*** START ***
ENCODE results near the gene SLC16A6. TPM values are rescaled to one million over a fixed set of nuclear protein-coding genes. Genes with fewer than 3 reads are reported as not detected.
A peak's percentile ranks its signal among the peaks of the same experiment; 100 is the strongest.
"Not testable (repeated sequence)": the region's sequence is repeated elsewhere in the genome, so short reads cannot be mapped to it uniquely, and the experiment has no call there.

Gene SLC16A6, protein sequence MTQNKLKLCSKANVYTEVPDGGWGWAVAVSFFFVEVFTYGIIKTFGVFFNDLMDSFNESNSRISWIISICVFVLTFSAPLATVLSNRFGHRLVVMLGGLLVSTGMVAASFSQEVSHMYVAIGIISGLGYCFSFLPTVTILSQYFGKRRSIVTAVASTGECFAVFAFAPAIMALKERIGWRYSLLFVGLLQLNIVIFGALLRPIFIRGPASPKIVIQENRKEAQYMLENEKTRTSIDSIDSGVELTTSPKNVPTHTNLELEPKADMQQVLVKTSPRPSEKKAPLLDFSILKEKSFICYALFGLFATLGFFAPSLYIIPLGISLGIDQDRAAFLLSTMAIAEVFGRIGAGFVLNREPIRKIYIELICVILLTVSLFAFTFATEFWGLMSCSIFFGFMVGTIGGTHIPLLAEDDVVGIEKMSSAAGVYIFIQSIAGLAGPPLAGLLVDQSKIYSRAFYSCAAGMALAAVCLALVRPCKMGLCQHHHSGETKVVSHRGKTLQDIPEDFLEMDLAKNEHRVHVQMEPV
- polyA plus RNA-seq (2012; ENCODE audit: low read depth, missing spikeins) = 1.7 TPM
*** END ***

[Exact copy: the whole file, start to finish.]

ENCODE results near the gene SLC16A6. TPM values are rescaled to one million over a fixed set of nuclear protein-coding genes. Genes with fewer than 3 reads are reported as not detected.
A peak's percentile ranks its signal among the peaks of the same experiment; 100 is the strongest.
"Not testable (repeated sequence)": the region's sequence is repeated elsewhere in the genome, so short reads cannot be mapped to it uniquely, and the experiment has no call there.

Gene SLC16A6, protein sequence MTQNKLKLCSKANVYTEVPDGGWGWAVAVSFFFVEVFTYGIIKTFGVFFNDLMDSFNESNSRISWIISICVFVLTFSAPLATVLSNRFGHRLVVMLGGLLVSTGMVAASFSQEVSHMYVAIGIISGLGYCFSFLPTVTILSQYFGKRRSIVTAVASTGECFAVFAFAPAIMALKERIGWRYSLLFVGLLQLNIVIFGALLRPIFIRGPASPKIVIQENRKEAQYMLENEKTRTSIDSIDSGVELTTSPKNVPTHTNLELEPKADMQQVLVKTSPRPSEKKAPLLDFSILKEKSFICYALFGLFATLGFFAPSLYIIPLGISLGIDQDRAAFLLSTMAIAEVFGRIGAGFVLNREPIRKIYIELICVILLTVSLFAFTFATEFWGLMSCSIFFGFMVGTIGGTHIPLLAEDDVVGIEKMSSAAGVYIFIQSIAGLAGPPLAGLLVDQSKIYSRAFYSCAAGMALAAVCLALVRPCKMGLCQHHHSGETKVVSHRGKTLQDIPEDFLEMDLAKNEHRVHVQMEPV
- polyA plus RNA-seq (2012; ENCODE audit: low read depth, missing spikeins) = 1.7 TPM